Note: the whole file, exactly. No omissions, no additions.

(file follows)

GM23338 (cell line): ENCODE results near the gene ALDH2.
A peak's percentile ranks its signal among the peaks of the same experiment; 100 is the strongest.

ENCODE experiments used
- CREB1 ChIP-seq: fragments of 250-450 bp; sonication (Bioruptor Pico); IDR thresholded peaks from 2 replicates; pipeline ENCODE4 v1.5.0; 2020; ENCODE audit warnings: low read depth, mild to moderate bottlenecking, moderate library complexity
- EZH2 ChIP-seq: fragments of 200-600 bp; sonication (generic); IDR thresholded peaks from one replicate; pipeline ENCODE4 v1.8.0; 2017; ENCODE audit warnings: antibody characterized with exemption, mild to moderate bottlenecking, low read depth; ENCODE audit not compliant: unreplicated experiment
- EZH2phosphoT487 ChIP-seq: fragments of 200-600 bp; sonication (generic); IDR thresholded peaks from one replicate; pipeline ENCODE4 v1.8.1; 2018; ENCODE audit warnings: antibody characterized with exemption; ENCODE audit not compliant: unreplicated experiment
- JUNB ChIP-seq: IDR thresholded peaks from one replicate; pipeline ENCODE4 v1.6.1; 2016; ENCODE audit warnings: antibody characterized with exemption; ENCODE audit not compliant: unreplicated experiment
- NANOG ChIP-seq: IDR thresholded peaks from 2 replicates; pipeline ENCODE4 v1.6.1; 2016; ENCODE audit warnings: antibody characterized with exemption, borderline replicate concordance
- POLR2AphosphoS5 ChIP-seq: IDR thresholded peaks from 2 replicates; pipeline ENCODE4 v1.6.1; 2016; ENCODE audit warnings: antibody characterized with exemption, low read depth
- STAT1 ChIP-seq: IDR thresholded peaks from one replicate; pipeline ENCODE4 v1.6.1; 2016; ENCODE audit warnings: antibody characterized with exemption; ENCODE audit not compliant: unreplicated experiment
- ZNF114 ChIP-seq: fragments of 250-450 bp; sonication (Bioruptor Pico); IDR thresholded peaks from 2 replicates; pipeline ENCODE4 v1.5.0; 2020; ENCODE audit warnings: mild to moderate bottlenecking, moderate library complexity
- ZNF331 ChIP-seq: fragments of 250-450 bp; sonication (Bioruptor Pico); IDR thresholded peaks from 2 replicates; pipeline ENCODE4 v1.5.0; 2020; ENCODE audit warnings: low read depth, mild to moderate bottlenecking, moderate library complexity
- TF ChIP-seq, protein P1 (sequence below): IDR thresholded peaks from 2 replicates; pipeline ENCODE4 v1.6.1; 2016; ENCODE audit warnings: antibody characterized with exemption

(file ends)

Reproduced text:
GM23338 (cell line): ENCODE results near the gene ALDH2.
A peak's percentile ranks its signal among the peaks of the same experiment; 100 is the strongest.

ENCODE experiments used
- CREB1 ChIP-seq: fragments of 250-450 bp; sonication (Bioruptor Pico); IDR thresholded peaks from 2 replicates; pipeline ENCODE4 v1.5.0; 2020; ENCODE audit warnings: low read depth, mild to moderate bottlenecking, moderate library complexity
- EZH2 ChIP-seq: fragments of 200-600 bp; sonication (generic); IDR thresholded peaks from one replicate; pipeline ENCODE4 v1.8.0; 2017; ENCODE audit warnings: antibody characterized with exemption, mild to moderate bottlenecking, low read depth; ENCODE audit not compliant: unreplicated experiment
- EZH2phosphoT487 ChIP-seq: fragments of 200-600 bp; sonication (generic); IDR thresholded peaks from one replicate; pipeline ENCODE4 v1.8.1; 2018; ENCODE audit warnings: antibody characterized with exemption; ENCODE audit not compliant: unreplicated experiment
- JUNB ChIP-seq: IDR thresholded peaks from one replicate; pipeline ENCODE4 v1.6.1; 2016; ENCODE audit warnings: antibody characterized with exemption; ENCODE audit not compliant: unreplicated experiment
- NANOG ChIP-seq: IDR thresholded peaks from 2 replicates; pipeline ENCODE4 v1.6.1; 2016; ENCODE audit warnings: antibody characterized with exemption, borderline replicate concordance
- POLR2AphosphoS5 ChIP-seq: IDR thresholded peaks from 2 replicates; pipeline ENCODE4 v1.6.1; 2016; ENCODE audit warnings: antibody characterized with exemption, low read depth
- STAT1 ChIP-seq: IDR thresholded peaks from one replicate; pipeline ENCODE4 v1.6.1; 2016; ENCODE audit warnings: antibody characterized with exemption; ENCODE audit not compliant: unreplicated experiment
- ZNF114 ChIP-seq: fragments of 250-450 bp; sonication (Bioruptor Pico); IDR thresholded peaks from 2 replicates; pipeline ENCODE4 v1.5.0; 2020; ENCODE audit warnings: mild to moderate bottlenecking, moderate library complexity
- ZNF331 ChIP-seq: fragments of 250-450 bp; sonication (Bioruptor Pico); IDR thresholded peaks from 2 replicates; pipeline ENCODE4 v1.5.0; 2020; ENCODE audit warnings: low read depth, mild to moderate bottlenecking, moderate library complexity
- TF ChIP-seq, protein P1 (sequence below): IDR thresholded peaks from 2 replicates; pipeline ENCODE4 v1.6.1; 2016; ENCODE audit warnings: antibody characterized with exemption